Alan Westin famously described privacy as the ability of individuals “to determine for themselves when, how, and to what extent information about them is communicated to others.” Today, the challenge of controlling let alone managing our information has strained this definition of privacy to the breaking point. As one former European consumer protection commissioner put it, personal information is not just “the new oil of the Internet” but is also “the new currency of the digital world.” Information, much of it personal and much of it sensitive, is now everywhere, and anyone’s individual ability to control it is limited.
Early debates over consumer privacy focused on the role of cookies and other identifiers on web browsers. Technologies that feature unique identifiers have since expanded to include wearable devices, home thermostats, smart lighting, and every type of device in the Internet of Things. As a result, digital data trails will feed from a broad range of sensors and will paint a more detailed portrait about users than previously imagined. If privacy was once about controlling who knew your home address and what you might be doing inside, our understanding of the word requires revision in a world where every device has a digital address and ceaselessly broadcasts information.
The complexity of our digital world makes a huge challenge out of explaining all of this data collection and sharing. Privacy policies must either be high level and generic or technical and detailed, each option proves of limited value to the average consumer. Many connected devices have little capacity to communicate anything to consumers or passersby. And without meaningful insight, it makes sense to argue that our activities are now subject to the determinations of a giant digital black box. We see privacy conversations increasingly shift to discussions about fairness, equity, power imbalances, and discrimination.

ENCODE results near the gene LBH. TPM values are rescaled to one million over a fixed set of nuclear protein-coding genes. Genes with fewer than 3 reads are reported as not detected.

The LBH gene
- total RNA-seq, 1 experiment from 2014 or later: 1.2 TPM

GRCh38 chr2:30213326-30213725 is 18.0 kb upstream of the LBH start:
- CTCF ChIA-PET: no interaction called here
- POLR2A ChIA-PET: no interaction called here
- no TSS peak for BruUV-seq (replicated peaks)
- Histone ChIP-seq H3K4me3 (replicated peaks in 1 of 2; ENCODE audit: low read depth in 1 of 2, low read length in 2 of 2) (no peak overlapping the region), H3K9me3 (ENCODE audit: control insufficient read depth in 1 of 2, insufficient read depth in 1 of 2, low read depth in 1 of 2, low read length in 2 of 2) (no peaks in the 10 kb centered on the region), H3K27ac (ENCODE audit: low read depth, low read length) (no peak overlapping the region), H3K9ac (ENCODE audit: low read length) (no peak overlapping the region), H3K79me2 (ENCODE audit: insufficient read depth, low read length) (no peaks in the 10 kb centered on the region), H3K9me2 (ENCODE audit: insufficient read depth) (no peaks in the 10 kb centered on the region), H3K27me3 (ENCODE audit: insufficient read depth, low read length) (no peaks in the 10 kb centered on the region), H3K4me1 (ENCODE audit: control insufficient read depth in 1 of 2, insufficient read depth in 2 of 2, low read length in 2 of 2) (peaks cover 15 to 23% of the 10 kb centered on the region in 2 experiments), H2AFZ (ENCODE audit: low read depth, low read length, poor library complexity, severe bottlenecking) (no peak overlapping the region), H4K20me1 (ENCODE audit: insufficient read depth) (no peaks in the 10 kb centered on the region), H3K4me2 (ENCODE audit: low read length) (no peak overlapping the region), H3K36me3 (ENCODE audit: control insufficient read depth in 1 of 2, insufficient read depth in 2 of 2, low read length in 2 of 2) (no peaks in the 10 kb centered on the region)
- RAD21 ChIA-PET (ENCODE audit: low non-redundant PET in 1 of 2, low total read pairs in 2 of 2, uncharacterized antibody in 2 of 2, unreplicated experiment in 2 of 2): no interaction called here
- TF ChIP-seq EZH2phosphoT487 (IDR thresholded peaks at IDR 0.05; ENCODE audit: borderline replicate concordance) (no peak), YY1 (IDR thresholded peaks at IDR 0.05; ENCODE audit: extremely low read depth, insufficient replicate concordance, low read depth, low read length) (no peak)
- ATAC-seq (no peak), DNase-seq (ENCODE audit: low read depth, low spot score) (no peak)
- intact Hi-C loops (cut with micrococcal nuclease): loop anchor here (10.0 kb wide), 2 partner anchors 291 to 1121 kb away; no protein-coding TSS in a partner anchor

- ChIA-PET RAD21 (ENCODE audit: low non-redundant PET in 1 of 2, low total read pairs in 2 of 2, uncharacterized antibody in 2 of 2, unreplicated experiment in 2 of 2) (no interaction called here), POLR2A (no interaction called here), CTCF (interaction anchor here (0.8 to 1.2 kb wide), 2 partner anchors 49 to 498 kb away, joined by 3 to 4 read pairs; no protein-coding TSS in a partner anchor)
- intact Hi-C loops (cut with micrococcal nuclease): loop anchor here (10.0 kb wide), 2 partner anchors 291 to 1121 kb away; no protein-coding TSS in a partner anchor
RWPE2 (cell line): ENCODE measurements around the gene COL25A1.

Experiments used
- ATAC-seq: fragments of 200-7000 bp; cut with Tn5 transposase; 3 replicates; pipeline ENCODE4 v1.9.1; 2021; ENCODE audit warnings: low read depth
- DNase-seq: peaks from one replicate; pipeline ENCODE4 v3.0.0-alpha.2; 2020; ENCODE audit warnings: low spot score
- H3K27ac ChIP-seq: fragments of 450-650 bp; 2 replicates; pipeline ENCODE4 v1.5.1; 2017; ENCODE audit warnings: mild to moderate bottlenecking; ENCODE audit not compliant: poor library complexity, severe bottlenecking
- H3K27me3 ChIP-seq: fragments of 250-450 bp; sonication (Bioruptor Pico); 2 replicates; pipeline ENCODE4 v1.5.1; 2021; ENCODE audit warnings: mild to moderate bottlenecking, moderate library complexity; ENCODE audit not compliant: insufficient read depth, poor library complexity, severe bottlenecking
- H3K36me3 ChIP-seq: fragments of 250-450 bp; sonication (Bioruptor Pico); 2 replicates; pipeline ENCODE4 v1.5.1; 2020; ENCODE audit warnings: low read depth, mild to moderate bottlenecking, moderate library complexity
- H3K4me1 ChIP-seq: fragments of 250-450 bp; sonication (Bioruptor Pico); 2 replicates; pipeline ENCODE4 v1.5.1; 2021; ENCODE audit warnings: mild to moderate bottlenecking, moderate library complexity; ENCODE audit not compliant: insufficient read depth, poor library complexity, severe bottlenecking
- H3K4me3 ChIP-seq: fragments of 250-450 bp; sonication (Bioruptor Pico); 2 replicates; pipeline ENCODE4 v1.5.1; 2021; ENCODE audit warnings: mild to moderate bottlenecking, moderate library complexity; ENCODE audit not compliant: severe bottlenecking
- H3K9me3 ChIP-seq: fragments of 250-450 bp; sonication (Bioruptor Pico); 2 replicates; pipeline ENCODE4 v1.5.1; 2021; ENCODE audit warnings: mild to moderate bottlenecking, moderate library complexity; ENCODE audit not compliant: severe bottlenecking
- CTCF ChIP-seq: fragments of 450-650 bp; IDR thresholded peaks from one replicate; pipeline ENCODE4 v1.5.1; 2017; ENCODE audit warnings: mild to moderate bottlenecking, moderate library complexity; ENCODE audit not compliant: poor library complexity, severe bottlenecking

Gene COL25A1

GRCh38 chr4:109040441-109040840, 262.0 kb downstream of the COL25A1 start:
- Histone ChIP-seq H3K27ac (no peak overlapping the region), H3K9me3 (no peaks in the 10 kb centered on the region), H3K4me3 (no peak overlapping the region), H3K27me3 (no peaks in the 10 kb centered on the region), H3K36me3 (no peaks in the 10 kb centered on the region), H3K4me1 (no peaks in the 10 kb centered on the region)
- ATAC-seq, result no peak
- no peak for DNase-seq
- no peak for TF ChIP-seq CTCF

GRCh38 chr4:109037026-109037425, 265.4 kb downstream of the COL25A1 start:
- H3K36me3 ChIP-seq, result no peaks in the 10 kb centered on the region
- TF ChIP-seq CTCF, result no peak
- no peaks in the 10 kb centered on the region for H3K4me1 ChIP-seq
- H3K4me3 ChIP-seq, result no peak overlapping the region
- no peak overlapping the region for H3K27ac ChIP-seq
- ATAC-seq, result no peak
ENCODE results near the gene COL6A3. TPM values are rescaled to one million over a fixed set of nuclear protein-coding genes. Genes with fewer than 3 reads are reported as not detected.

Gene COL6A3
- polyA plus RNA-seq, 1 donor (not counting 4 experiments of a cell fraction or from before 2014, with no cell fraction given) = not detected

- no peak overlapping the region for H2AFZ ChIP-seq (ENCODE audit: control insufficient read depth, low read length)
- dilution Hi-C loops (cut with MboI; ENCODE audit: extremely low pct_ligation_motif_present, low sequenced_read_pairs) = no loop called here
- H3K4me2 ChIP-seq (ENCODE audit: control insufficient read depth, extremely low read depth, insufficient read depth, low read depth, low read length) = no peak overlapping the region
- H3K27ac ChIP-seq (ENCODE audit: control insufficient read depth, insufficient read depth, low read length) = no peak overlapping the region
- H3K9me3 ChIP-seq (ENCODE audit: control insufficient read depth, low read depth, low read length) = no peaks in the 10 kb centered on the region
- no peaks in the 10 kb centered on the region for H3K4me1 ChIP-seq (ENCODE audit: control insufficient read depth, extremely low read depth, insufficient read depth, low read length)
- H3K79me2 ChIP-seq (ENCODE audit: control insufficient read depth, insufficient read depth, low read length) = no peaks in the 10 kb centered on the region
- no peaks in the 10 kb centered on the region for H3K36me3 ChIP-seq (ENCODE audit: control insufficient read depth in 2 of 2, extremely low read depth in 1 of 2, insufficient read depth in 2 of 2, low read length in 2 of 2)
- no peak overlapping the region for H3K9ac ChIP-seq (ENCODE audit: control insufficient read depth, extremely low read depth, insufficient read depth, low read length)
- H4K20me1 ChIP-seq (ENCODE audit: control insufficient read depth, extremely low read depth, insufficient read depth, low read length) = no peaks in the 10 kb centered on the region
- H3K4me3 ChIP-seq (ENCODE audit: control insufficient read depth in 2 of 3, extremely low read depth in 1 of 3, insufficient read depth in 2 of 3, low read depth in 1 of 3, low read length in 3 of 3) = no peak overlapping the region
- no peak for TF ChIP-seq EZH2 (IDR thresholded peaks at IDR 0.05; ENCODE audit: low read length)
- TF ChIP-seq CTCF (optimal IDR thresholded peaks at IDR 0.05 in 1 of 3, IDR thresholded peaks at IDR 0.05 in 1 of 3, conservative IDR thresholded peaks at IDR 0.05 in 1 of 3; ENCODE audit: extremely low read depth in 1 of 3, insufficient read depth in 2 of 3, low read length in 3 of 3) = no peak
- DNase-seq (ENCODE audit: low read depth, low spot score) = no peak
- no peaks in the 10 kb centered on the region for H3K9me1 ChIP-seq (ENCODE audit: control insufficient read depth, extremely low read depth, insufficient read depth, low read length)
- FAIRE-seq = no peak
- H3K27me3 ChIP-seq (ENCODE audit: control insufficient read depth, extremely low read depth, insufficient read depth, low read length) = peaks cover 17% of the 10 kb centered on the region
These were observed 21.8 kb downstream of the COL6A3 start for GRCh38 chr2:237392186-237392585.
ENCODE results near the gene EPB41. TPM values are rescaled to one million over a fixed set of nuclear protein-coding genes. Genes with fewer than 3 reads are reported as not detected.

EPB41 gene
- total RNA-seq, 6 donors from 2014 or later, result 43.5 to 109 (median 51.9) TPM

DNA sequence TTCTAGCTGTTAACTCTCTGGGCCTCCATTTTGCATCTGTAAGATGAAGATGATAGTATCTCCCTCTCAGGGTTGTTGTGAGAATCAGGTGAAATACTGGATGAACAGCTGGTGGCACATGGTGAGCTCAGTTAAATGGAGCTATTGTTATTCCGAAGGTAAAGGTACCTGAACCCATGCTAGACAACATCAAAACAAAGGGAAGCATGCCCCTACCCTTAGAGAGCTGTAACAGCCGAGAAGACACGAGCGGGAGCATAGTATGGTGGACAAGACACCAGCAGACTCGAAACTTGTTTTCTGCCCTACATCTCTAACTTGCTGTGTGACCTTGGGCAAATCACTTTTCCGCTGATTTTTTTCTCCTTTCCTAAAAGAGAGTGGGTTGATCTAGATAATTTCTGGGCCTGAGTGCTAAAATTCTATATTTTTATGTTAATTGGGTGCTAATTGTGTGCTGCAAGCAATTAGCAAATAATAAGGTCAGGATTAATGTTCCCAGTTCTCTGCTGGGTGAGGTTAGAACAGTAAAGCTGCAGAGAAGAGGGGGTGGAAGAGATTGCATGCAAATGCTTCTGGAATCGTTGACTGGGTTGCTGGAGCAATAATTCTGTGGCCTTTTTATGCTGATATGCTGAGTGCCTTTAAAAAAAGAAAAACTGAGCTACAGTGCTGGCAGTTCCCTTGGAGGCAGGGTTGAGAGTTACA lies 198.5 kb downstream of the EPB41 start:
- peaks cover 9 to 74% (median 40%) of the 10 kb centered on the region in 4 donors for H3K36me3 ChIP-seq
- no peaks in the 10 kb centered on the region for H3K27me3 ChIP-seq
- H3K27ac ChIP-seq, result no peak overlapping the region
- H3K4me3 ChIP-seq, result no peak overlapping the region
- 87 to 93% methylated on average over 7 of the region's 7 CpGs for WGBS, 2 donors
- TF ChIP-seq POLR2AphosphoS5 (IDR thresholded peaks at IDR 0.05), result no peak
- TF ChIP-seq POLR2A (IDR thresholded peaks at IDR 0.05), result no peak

No one can put the data genie back in a bottle. No one would want to. At a recent convening of privacy advocates, folks discussed the social impact of being surrounded by an endless array of “always on” devices, yet no one was willing to silence their smartphones for even an hour. It has become difficult, if not impossible, to opt out of our digital world, so the challenge moving forward is how do we reconcile reality with Westin’s understanding of privacy.
Yes, consumers may grow more comfortable with our increasingly transparent society over time, but survey after survey suggest that the vast majority of consumers feel powerless when it comes to controlling their personal information. Moreover, they want to do more to protect their privacy. This dynamic must be viewed as an opportunity. Rather than dour information management, we need better ways to express our desire for privacy. It is true that “privacy management” and “user empowerment” have been at the heart of efforts to improve privacy for years. Many companies already offer consumers an array of helpful controls, but one would be hard-pressed to convince the average consumer of this. The proliferation of opt-outs and plug-ins has done little to actually provide consumers with any feeling of control.
The problem is few of these tools actually help individuals engage with their information in a practical, transparent, or easy way. The notion of privacy as clinging to control of our information against faceless entities leaves consumers feeling powerless and frustrated. Privacy needs some rebranding. Privacy must be “appified” and made more engaging. There is a business model to be made in finding a way to marry privacy and control in an experience that is simple and functional. Start-ups are working to answer that challenge, and the rise of ephemeral messaging apps are, if not perfect implementations, a sure sign that consumers want privacy, if they can get it easily. For Westin’s view of privacy to have a future, we need to do a better job of embracing creative, outside-the-box ways to get consumers thinking about and engaging with how their data is being used, secured, and ultimately kept private.